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TESOL Videos - Theories, Methods & Techniques of Teaching - Grammar Translation
The purpose of grammar translation then is to basically translate between L1 and L2 and vice versa. So, we could take a simple example. Let's imagine that our native language was English and our target language was French and let's assume that we want to translate a document from French into English. Let's take a simple sentence. Here's a sentence in French "Ouvre la fenêtre" and we'll add "s'il vous plaît" at the end. What we want to do is to take this L2 and translate it back into English. Now, if we have a reasonable knowledge of French then we may well know that this particular verb "ouvre" "to open" translates directly and this female form of the and finally the fenêtre "Open the window" and this polite form of "please". This is all very well if the two structures that we're translating between the L1 and L2 have a common grammar, which French and English usually do. However, one problem that we do get with this particular classical method, is that if the grammar structures are not the same, then it's very difficult to translate between the two things.
This is what one of our TEFL graduates feels he has gained from the course, or a part of it, and how he plans to put into action what he has learned.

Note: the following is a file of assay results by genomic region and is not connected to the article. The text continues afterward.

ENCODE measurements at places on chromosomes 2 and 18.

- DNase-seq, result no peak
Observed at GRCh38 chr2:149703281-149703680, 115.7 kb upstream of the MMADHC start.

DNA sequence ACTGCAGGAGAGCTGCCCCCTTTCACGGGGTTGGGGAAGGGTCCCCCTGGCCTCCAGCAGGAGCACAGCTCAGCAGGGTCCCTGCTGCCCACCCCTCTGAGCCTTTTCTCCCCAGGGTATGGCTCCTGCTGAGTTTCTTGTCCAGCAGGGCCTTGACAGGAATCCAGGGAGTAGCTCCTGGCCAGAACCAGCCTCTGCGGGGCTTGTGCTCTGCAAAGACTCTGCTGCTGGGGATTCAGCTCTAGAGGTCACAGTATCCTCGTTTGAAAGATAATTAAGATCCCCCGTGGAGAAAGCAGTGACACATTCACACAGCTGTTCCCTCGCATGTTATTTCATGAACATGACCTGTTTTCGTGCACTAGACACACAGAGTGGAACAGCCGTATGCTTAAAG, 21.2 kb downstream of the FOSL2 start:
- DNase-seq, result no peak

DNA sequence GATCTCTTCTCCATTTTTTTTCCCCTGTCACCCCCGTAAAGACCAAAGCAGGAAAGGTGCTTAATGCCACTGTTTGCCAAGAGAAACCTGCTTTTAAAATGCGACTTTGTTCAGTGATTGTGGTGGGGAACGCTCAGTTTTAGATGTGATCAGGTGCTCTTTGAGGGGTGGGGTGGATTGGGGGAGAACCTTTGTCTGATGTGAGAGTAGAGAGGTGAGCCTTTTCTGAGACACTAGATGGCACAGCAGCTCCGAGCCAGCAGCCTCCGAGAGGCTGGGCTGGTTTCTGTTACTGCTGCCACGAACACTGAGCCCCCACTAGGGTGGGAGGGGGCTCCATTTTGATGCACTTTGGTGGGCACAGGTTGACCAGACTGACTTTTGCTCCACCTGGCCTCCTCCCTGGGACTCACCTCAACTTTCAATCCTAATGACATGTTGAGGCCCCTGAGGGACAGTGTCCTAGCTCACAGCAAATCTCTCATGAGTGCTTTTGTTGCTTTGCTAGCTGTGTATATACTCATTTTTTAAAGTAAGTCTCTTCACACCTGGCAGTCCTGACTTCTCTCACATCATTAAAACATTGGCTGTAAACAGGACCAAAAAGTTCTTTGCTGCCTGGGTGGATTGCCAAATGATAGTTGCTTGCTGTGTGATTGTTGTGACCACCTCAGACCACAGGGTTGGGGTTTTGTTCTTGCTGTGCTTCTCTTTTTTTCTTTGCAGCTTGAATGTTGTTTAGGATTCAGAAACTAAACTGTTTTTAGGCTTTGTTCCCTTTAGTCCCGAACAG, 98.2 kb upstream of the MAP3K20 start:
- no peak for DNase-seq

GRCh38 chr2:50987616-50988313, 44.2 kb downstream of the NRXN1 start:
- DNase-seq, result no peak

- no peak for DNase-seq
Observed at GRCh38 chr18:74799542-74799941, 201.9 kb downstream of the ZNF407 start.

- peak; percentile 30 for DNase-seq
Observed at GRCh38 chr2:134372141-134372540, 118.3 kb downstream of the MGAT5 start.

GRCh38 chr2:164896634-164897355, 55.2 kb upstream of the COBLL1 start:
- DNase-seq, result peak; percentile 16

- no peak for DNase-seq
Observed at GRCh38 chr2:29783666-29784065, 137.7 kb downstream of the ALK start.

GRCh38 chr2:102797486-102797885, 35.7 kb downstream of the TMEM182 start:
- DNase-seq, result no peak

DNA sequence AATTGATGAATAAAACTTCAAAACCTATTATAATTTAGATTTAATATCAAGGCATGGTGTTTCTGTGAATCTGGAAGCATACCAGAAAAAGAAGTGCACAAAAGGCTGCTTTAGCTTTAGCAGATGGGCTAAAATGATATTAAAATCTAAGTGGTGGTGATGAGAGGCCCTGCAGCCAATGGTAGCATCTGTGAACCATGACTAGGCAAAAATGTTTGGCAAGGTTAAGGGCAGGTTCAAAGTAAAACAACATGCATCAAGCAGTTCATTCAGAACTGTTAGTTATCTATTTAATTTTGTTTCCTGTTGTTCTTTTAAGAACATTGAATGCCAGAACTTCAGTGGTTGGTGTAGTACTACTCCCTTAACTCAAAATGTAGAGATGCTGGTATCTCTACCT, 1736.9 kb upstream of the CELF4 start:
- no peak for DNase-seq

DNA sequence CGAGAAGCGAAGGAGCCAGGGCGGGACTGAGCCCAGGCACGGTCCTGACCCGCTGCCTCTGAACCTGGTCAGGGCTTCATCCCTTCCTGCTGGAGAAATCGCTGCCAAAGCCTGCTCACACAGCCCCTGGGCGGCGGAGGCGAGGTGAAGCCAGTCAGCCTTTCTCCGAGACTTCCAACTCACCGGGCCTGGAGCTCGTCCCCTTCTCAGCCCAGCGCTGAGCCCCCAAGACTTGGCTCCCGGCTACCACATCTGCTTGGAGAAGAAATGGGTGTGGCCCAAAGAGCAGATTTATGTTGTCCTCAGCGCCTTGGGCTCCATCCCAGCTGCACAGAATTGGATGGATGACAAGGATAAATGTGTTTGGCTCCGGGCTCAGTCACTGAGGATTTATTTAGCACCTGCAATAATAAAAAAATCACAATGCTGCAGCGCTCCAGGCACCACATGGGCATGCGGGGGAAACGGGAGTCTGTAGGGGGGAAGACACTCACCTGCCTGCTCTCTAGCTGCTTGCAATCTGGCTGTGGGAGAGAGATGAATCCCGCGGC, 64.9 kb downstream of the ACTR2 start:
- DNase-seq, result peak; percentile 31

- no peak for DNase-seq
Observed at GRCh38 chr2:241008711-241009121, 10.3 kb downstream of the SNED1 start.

I learned that effective listening and reading skills are important, and there are methods for teaching them. For one, as soon as the class is advanced enough, they can try to listen/read material created in English for an English speaking audience. Of course, this requires ample preparation, and certain vocabulary and grammar points may be discussed before the exercise. This can be handled by pre-teaching certain troublesome vocabulary/grammar before-hand. Of course, simply understanding the words is only a small part of the goals of the exercise. After all, language exists in order to communicate meaning. The teacher should be prepared to determine that his/her students have not only successfully \"translated\" the piece, but that the students have deeper comprehension. This may be done in a variety of ways such as answering questions about the content of the piece. Another point that must be considered is that in order for the material to be effective, it must also be engaging. This ensures that the student pays attention, and is more likely to digest the material than if they found the material boring. There is a downside to this, though, and that is that teaching receptive skills is slightly easier than more active skills. After all, almost all the work done is more passive with worksheets, drills, and various other activities. For example, I am familiar with Anglo-saxon. I can readily read a large portion of written Anglo-Saxon, but I can barely, if at all, form a very basic sentence. Still, these must be done--especially listening. Reading is important, but it has the benefit of being able to return to the material, and review it. Also, the student does not have to deal with different accents, and various other problems that may arise from listening.